With a view to developing a simple household method for removing iron from water, a laboratory study was undertaken to assess the potential of potassium permanganate, ceramic candle filter, or a combination of the two in removing iron from iron-spiked tap water. Batch tests using potassium permanganate with 5 min slow mixing and 2.5 h settling showed an iron removal in the range of 79–99% for the water samples tested (pH 6.0–10.0; initial iron concentration 3.5–10.0 mg/L). The optimum dose of potassium permanganate varied between 1.6 and 8.0 mg/L. Removal was generally higher at higher pH. Tests with a ceramic candle filter showed that, used alone, it could not remove iron efficiently; removal ranged between 7 and 20%. However, when water mixed with potassium permanganate (for 5 min) was fed into the filter, a high iron removal (91–99%) was observed. An Escherichia coli challenge test showed improved bacteria removal in presence of potassium permanganate. The results of the study indicated that a combination of potassium permanganate and candle filter can be used effectively for the household removal of iron in the rural areas of developing countries.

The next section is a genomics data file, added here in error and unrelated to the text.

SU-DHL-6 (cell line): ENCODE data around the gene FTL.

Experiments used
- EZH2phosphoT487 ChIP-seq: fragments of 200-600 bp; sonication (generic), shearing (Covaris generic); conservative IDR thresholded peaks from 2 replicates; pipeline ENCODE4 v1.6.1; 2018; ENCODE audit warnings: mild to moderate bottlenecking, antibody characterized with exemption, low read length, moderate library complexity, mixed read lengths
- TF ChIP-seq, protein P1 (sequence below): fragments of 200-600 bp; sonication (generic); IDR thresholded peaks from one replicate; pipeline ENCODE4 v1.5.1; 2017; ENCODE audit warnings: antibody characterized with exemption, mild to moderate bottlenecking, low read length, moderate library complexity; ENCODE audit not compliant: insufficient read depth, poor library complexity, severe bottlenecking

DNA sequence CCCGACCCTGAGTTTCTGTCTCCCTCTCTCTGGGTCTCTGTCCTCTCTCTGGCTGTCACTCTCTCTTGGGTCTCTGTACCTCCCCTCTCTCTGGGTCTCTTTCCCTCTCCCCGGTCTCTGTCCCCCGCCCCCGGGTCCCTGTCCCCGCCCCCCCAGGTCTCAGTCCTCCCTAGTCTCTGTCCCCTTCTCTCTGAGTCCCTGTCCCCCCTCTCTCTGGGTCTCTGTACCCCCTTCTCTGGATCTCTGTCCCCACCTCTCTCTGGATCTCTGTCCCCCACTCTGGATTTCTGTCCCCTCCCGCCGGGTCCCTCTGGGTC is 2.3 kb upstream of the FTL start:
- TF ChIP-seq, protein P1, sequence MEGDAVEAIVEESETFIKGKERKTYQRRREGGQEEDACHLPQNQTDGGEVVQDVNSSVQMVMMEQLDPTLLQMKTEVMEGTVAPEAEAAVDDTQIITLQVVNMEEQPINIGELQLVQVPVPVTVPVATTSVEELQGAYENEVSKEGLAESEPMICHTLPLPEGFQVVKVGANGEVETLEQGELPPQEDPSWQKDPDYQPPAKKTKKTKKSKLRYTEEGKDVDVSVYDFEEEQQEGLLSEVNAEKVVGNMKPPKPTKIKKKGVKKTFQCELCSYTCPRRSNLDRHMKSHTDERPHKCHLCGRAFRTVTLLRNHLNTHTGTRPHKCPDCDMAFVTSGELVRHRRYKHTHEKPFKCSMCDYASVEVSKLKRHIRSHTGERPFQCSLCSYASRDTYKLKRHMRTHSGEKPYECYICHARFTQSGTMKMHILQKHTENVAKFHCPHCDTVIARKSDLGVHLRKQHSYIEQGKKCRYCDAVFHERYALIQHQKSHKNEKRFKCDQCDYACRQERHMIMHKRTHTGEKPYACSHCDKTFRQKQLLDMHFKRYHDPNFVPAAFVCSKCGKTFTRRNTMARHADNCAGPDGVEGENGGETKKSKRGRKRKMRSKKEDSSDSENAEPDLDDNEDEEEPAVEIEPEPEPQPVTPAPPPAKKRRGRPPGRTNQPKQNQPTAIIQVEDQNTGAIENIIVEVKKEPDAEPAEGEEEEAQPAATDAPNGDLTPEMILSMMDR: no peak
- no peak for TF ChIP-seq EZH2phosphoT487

You do not currently have access to this content.